Then reigning US Open champion Michael Campbell is the subject of this episode from the series profiling notable New Zealanders. The ‘slice of life’ follows the golfer on a trip home to compete in the 2006 New Zealand Open, and to raise funds for Ronald McDonald House (a charity helping kids suffering from cancer). On the way to Gulf Harbour, a low key Campbell reflects on his journey from Titahi Bay to beating Tiger Woods: discussing fame, being a role model for younger golfers, and — on a photo shoot draped in a kākahu (feather cloak) — being Māori. Campbell would retire in 2015.
This edition of New Zealand Stories follows a group of Australasian and German doctors on a regular charity trip to the Philippines. Specialists on the mission spend six intensive days examining and operating on around 100 children who cannot afford medical care. As Auckland-based plastic surgeon Tristan de Chalain explains, the treatment typically involves fusing together parts of the lips and/or roof of the mouth which failed to join before birth. Operation Restore Hope's repeat visits mean the team can return for those not yet healthy enough to be operated on.
In 2014 a series of short documentaries began screening on 3 News, describing Kiwi experiences in World War I. This debut item tells the home front story of Annette Liverpool, wife of the Governor of New Zealand, and her wartime charity work. In 1914 she founded the Lady Liverpool League, providing comfort parcels and support services for Kiwi soldiers on the front lines. League groups formed throughout the country, inspired by Her Excellency’s Knitting Book: “We all must do our bit; the men go forth to battle, The women wait — and knit.”
The subjects covered in this Asia Downunder episode range from how pig cells can be used to treat diabetes (Street Talk gets some public feedback on the issue) to the issue of illegal home satellite dishes. Operation Restore Hope's charity work in the Phillipines is examined and there are profiles of a father and daughter team of chefs, and of Asian rock band Infinite Flying Kick. Street Talk asks "are boy racers a menace to society?". Meanwhile in the kitchen Asia Downunder veteran Bharat Jamnadas cooks spicy corn fritters.
This headline-grabbing 1979 documentary examines inequality via interviews with an unemployed student, a young widow and a Porirua family of eight; plus visits to a Fijian village and a Hong Kong housing estate. The film's arguments that business and government monopolies had caused poverty in “egalitarian New Zealand”, and that NZ trade practices had added to it elsewhere, displeased Prime Minister Robert Muldoon. State television refused to screen the Greg Stitt-directed documentary; CORSO, the charity who commissioned it, was removed from the government’s funding list.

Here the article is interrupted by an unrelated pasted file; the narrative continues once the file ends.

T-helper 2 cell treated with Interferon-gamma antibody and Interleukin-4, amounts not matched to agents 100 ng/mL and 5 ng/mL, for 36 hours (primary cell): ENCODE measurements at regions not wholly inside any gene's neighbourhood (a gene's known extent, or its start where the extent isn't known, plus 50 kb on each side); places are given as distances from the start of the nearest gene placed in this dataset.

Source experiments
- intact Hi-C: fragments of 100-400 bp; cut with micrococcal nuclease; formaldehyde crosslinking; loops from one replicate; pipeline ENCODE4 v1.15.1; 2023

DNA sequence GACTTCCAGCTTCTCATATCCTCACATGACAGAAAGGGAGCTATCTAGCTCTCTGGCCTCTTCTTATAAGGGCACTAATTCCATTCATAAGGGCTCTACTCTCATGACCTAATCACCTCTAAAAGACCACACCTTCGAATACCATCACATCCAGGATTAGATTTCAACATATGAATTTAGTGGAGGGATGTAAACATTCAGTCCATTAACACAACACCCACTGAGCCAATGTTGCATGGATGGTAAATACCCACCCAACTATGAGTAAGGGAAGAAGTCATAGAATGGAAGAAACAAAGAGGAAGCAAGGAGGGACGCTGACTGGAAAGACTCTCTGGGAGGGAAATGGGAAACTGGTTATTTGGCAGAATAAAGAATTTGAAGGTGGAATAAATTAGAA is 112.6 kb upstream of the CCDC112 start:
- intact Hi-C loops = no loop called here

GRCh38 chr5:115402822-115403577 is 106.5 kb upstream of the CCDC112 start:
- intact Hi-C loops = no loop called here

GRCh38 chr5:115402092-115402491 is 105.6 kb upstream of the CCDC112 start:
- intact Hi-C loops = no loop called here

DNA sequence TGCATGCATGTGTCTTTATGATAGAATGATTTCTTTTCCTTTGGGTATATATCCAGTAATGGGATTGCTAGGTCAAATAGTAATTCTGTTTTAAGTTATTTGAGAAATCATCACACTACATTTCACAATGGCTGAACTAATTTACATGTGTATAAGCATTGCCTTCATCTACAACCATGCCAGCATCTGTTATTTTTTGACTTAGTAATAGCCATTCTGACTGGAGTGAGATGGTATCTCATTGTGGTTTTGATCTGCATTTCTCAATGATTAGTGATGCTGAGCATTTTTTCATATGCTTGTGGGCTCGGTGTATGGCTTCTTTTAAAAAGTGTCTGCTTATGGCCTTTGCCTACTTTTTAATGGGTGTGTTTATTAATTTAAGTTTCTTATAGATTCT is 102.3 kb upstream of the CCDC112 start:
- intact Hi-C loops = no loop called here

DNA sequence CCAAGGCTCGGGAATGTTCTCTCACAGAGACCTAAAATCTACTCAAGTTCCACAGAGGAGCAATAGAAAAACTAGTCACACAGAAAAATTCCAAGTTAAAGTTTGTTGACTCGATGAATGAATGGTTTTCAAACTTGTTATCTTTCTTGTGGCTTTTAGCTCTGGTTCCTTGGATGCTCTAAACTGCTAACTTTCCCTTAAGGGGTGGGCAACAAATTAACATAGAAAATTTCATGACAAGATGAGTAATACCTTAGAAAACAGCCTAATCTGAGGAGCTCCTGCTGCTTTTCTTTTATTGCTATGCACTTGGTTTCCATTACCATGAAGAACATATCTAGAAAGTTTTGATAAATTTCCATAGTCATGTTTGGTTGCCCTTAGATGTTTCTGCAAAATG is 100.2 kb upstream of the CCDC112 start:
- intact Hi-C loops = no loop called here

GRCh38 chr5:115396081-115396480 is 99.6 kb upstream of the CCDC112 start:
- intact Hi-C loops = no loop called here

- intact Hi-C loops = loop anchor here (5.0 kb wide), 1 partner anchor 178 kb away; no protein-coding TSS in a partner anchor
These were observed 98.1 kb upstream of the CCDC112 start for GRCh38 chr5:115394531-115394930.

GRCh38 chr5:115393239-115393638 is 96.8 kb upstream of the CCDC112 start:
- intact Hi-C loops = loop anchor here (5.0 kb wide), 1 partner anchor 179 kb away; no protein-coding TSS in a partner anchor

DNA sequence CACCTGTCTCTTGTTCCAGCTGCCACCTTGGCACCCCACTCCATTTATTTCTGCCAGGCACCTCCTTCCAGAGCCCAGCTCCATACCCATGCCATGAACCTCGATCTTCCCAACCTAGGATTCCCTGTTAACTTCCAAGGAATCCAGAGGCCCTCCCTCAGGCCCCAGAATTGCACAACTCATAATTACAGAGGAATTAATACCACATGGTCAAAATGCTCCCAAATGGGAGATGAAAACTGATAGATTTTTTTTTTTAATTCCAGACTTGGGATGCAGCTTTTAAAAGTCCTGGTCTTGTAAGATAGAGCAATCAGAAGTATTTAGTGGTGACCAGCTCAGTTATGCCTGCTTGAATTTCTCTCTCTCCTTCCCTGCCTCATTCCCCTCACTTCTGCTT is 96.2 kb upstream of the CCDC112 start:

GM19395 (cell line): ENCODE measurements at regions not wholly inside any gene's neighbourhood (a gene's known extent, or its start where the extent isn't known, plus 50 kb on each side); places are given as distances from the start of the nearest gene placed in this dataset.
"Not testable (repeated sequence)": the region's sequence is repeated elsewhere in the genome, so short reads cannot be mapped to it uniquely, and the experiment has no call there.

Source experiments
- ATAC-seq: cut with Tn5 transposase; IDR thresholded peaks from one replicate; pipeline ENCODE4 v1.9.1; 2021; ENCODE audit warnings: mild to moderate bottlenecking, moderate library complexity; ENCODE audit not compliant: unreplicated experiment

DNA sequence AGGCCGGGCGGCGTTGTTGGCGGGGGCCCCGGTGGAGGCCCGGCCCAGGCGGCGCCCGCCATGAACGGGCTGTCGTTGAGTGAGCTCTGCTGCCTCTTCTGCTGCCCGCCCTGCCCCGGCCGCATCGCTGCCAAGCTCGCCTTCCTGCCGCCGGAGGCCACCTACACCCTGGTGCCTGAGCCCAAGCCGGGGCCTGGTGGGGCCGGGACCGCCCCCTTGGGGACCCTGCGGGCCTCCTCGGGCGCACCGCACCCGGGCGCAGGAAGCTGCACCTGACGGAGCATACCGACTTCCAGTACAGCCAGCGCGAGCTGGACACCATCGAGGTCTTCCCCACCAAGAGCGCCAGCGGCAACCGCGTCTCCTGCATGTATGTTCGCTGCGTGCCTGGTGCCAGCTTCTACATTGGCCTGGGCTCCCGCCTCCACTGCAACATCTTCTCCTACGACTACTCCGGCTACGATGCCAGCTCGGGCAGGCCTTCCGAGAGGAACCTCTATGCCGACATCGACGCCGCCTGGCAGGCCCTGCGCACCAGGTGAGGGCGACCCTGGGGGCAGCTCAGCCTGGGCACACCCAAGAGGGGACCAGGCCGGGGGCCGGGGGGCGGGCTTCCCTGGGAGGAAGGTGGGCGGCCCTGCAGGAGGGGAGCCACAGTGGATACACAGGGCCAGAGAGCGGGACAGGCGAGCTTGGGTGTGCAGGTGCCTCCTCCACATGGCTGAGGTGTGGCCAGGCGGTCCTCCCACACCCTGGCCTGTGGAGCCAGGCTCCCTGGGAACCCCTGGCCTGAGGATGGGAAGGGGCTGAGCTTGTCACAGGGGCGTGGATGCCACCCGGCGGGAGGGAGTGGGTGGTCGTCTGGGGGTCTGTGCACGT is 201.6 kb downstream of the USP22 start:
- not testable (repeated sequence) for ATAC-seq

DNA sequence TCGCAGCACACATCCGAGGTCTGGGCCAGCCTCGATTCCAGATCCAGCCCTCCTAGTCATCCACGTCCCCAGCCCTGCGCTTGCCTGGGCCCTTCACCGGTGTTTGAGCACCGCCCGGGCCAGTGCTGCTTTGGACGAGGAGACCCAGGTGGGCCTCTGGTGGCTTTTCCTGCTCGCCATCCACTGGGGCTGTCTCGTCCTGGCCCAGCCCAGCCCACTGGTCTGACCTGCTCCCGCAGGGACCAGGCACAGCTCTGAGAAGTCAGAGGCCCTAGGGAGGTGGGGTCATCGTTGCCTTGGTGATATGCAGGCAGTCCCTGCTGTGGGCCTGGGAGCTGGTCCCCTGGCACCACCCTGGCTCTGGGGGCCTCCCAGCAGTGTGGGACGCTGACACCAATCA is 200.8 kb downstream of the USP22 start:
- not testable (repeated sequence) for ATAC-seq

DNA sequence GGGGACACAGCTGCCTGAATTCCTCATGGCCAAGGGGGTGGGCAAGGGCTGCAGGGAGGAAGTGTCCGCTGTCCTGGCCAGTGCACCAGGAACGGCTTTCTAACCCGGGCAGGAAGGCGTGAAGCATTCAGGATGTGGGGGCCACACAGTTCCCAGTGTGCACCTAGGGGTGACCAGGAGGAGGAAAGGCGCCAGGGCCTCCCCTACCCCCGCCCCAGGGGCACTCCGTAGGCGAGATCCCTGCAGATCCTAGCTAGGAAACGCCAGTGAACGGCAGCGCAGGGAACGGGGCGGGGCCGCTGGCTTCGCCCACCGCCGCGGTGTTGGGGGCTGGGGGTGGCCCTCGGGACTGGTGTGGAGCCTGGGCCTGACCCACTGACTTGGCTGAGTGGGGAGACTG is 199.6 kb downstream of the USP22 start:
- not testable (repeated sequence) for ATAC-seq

In this clip Holmes interviews Sir Edmund Hillary, a hero and legend to many New Zealanders. Sir Ed has just been awarded the Humanitarian of the Year Award by the International Variety Club. This is in recognition for the work Sir Ed has done for the people of Nepal. Sir Ed is celebrating at a function in the TVNZ atrium and is interviewed in a live cross from the studio. This award put Sir Ed alongside Winston Churchill, Helen Keller and Sammy Davis Jr, former recipients of this award.
This excerpt from mid 90s show Newsnight features the extraordinary story of Max Corkill and his motorcycle-riding cat Rastus. After having Rastus dumped on him as a kitten while he was motorcycling around Canada, Max took him along on the road. Quickly becoming comfortable on the bike, Rastus would stand on the handlebars as they drove along. Back in New Zealand, the pair became community favourites, and regularly raised money for the local SPCA. They passed away on 20 January 1998, after being involved in a head-on collision with a drunk driver.
Economist and philanthropist Gareth Morgan is typically forthright as he explains his atheism in this episode from the TV One series about spirituality. Morgan walked away from a Reserve Bank job to live in a bus (from where he eventually founded his company Infometrics). He talks candidly about childhood operations for a cleft lip and his decision to give away the millions earned from his investment in Trade Me (founded by his son Sam) but is less than charitable in his views on accountants. Note: Morgan does not worship Bastet (the Egyptian goddess of cats).
Aged 50, Jean Watson sold her Wellington house to buy land for a children’s home in southern India. In 2013 filmmaker Gerard Smyth (director of acclaimed quake chronicle When a City Falls) spent two months in India, chronicling Watson and some of the many lives she has changed. Smyth’s documentary also harks back to the 60s, when Watson wrote novel Stand in the Rain, and hunted crocodiles with Barry Crump. The result won solid audiences at the 2014 NZ Film Festival. The Listener gave it four stars; “Unpretentious but unashamedly enjoyable” said The Dominion Post.
The final Asia Downunder for 2006 is a special about the Friends of Fiji Heart Foundation, a team of Kiwi doctors who each year spend two weeks providing life-saving heart operations in Fiji. A number of the team grew up there. The inadequacies of the Fijian health system are touched on, and the effects of poverty on health are examined. A man in the street gives his assessment of how the poor are treated in Fiji, and the Health Minister provides a surprising response.